Atlanta, Ga. : Society of Biblical Literature, c2006.
Book — xxxiv, 340 p. ; 25 cm.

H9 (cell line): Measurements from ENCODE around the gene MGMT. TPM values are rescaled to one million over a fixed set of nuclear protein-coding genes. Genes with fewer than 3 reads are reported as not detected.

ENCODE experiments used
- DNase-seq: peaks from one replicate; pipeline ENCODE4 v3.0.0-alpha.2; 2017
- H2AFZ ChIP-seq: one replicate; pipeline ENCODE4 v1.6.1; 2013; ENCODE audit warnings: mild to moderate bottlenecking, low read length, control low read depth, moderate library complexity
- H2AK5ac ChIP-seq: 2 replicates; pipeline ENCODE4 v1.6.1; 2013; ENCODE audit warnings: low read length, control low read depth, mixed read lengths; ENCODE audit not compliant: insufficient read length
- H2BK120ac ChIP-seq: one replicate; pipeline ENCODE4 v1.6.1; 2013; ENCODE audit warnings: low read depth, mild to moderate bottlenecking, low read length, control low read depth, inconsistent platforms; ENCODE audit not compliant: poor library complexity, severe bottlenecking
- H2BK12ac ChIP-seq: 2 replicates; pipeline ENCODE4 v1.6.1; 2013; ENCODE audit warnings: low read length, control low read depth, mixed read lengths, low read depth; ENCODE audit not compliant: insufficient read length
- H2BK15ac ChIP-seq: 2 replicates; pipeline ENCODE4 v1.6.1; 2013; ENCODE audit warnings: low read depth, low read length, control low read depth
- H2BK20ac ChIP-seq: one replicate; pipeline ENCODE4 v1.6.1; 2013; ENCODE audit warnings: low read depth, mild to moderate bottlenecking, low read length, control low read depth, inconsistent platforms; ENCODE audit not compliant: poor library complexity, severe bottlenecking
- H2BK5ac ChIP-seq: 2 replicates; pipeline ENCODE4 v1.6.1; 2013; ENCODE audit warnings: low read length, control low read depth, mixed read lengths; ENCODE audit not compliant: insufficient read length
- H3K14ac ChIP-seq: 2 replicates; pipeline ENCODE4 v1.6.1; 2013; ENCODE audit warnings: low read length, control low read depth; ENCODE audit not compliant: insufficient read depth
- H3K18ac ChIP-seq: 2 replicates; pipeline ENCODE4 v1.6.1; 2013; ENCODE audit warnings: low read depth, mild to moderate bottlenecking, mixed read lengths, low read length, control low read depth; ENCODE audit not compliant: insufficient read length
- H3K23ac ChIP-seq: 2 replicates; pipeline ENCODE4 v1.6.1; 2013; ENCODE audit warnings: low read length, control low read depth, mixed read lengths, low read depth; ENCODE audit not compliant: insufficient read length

Early Christians were fed by their pastors a solidly scriptural diet from both the Old and the New Testaments. The commentary on Daniel by Theodoret, a member of the school of Antioch and fifth-century bishop of Cyrus, illustrates the typically Antiochene approach to biblical texts and shows the commentator posing key questions such as, What is prophecy? or What does a prophet do? While demonstrating the moderation for which his approach to the Bible became proverbial, Theodoret here instructs his readers to see in the dreams and visions of Daniel the pattern of prediction and fulfillment that guarantees for an Antiochene the authenticity of true prophecy. This commentary, with Greek text and English translation on facing pages, will be valuable to biblical and patristic scholars, theologians, and church historians. The paperback edition is available from the Society of Biblical Literature. "It is marvelous to have here both the text of Theodoret's commentary on Daniel and the facing translation in flowing readable English. Robert Hill's edition and translation sets a new standard in making patristic commentary available to modern readers, to which he has already contributed so significantly. As usual, the translation is footnoted with Dr. Hill's learned and informative, not to say acerbic and droll, comments. His introduction manifests the same qualities as he helps us read Theodoret against the background of his times. A modern perspective means that (like Dr. Hill) I often disagree with Theodoret, but I also profit hugely from listening to Theodoret expound the scriptures in his day from outside the imitations of a modern perspective." - John Goldingay, David Allan Hubbard Professor of Old Testament, Fuller Theological Seminary Robert C. Hill is one of the leading experts on the School of Antioch. "His fluent translation of, and critical introduction to, the sole "Commentary on Daniel" by an Antiochene, the remarkable Theodoret of Cyrus, is a major contribution both to patristic studies and to the history of exegesis." - Vincent Twomey, Editor of the "Irish Theological Quarterly"; Professor of Moral Theology, Pontifical University, St. Patrick's College. (source: Nielsen Book Data)